The iPad and publishers: A survey of early reaction

What really jumped out to me as I looked over the iPad’s feature set is that the device is clearly built for media consumption. Movies, music, books, news — the bread and butter content that keeps iTunes humming. That’s good for Apple, obviously, but it also creates an interesting opportunity for publishers. They’ve got a new distribution mechanism and a new canvas.


With that in mind, I decided to filter the barrage of iPad coverage through a publishing lens. What follows are intriguing ideas culled from all sorts of sources. Most revolve around content applications the iPad may provide.

There’s no way I’ll catch all the good stuff — there’s just too much out there — so please use the comments area to post links and commentary that grab your attention, publishing-related and otherwise.

Ebook pricing could get interesting

The iPad’s release portends a price-point battle between Apple and Amazon. That’s ebook pricing, not hardware.

The Wall Street Journal says Apple is pushing book publishers to set two ebook price points, $12.99 and $14.99, with Apple taking its customary 30 percent cut from any sales. They key word in all this is “set.” The big kahuna of ebooks, Amazon, controls its pricing. Most bestsellers are parked at $9.99, which is below what Amazon pays a publisher for a title. Amazon is subsidizing its low price point.

But that’s the present. The future is a different matter. The thought is that Amazon is taking a short-term loss on ebooks so it can solidify its position as the dominant channel. Once it owns the ebook market, Amazon can ditch the subsidy and force publishers to renegotiate pricing.

That’s the fear, and Apple appears to be playing to it by giving publishers an option: get a measure of pricing control through Apple, or make more with Amazon but pray they don’t rewrite the rules later. (Apple could always rewrite rules, too …)

Update 1/31: Macmillan fired the first shot across Amazon’s bow, which led to Amazon pulling Macmillan titles. Amazon has since backed down and reluctantly agreed to Macmillan’s terms. The Wall Street Journal puts the disagreement in context:

It is expected that publishers will now seek to do business with Amazon and other e-book retailers on the same terms as with Apple. By setting their own prices, publishers would be able to eliminate discounting on Amazon and elsewhere that they believe threatens the long-term business model of publishing.

What’s really interesting about this — and kind of bizarre — is that the binary Apple-or-Amazon thinking obscures an important point: mobile devices already offer publishers plenty of pricing options.

What about e-reader applications?

Steve Jobs famously quipped a couple of years ago that “people don’t read anymore.” Well, I guess Apple changed its stance on that one. The new iBooks app — and accompanying store — is a big ol’ cannonball in the ebook pool.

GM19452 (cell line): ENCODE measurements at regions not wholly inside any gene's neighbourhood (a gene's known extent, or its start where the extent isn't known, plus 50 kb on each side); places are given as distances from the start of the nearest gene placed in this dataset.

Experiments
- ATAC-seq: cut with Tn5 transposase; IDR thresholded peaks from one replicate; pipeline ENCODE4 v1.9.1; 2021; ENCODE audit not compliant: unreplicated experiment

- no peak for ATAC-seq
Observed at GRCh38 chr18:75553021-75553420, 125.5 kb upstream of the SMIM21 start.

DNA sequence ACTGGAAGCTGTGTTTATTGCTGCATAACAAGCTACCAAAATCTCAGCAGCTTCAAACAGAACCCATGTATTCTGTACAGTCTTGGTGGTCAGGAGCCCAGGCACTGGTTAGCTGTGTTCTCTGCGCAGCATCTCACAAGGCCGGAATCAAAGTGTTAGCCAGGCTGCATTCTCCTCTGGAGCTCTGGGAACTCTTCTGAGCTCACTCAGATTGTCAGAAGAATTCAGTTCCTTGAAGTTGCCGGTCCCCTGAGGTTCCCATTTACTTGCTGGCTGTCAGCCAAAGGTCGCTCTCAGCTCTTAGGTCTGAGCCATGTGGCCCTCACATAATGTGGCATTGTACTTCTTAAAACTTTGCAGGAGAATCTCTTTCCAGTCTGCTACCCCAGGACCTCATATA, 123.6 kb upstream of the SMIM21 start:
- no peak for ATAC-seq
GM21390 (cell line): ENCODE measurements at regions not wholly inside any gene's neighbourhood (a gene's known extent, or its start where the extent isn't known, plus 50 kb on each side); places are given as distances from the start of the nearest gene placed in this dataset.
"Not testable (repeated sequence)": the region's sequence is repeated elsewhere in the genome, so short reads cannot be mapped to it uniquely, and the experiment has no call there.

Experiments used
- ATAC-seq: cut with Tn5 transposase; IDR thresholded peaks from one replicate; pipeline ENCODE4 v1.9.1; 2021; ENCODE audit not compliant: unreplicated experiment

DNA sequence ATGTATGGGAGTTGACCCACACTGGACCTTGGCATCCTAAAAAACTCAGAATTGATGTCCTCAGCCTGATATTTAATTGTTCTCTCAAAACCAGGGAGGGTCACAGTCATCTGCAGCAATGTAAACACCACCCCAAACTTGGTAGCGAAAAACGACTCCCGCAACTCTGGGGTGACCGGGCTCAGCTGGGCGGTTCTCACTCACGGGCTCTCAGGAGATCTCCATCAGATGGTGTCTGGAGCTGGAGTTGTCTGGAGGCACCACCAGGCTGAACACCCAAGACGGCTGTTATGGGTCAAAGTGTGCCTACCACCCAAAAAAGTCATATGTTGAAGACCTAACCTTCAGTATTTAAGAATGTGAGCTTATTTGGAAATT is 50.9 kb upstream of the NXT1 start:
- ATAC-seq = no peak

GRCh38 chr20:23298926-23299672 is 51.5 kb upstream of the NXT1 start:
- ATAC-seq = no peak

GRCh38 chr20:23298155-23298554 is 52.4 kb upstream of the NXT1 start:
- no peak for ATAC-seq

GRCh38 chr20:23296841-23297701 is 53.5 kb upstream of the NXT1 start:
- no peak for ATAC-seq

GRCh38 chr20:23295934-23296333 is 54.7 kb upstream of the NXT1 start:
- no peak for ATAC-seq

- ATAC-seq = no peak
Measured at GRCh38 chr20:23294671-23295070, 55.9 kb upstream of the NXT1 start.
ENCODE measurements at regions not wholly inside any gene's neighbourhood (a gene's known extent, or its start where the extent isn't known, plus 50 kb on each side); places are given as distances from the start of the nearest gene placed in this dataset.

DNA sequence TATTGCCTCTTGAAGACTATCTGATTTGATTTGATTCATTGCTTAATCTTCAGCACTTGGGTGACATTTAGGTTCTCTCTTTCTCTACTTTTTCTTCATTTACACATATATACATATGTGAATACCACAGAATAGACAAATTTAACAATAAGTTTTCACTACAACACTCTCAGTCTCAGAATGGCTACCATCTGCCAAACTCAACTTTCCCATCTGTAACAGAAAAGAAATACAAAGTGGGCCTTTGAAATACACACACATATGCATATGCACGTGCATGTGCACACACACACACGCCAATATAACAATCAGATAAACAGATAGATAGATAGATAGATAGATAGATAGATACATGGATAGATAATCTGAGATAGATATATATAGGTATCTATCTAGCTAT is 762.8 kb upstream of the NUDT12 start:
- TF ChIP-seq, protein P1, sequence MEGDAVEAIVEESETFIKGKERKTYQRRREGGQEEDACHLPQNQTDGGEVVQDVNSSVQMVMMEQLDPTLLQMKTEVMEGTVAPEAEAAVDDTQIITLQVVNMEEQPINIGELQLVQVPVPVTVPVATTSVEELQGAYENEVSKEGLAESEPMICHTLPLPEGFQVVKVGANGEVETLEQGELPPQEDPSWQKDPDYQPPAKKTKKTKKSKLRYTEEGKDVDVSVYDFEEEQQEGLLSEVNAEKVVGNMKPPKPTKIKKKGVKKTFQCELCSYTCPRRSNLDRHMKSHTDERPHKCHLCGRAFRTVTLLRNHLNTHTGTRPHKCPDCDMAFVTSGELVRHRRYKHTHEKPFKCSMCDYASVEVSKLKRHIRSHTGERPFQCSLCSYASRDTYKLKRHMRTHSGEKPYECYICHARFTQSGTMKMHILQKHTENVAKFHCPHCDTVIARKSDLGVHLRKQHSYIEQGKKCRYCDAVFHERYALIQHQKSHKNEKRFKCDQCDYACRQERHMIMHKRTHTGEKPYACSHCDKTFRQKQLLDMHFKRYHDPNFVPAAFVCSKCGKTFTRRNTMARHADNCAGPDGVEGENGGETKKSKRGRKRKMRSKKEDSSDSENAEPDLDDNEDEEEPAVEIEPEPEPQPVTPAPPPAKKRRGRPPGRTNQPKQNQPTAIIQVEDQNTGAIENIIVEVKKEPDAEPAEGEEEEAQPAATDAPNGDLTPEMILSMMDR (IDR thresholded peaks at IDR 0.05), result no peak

Early discussion on a back-channel publishing list I follow has focused on how Apple will treat its new ebook competitors. Will established applications, like Stanza and the Kindle app, be removed? Kirk Biglione, co-founder of Medialoper, thinks competitors will remain in Apple’s universe. Just don’t count on sharing titles across apps:

Look for books to be added as a new media type in the device media library. The other reading apps may be able to co-exist as long as they don’t access books stored in that library. So, for example, you probably won’t be able to use Stanza to read iBooks. [Note: Kirk gave me permission to post his comments.]

One thing to consider here: Past inquiries from the Federal Communications Commission may soften Apple’s competitive instincts. At least for a while.

Of course, FCC heat doesn’t preclude Apple from a little friendly rivalry. Digital Trends picked up on the backhanded compliment Jobs gave Amazon during the iPad presentation:

… [Jobs] basically told the online retailer that we’ll take it from here.

The reading/viewing experience

Apple has already shown what it’s capable of on the music and video front, so I’m curious to see how it handles the book experience. Early word is positive from folks who tested the iPad. Here’s Gizmodo’s take:

It’s an optical illusion, but just seeing the depth of pages makes the iBook app feel more like a book than a Kindle ever did for me. The text is sharp, and while the screen is bright, it doesn’t seem to strains the eyes—but time will tell on that.

Speaking of the Kindle

David Pogue, New York Times tech columnist and Missing Manual author, noted that the iPad is more responsive than Amazon’s e-reader. Technologically, that’s comparing apples to oranges since the devices have different architectures. But it’s relevant if you’re judging e-reader functionality. In a broader-view piece, John Gruber said speed is the iPad’s defining characteristic. You can get a sense of the iPad’s response rate in this TechCrunch video.

The iPad is backwards compatible with existing iPhone applications. That’s useful if you’ve invested in buying apps or creating them. However, Joshua Topolsky of Engadget called out a display issue those “old” apps create:

It’s kind of silly looking. A lone app in the center of a black screen.

More to come

I’ll be adding to this post in the coming days as more analysis bubbles up. Again, please use the comments to point out interesting or informative links you come across as well.

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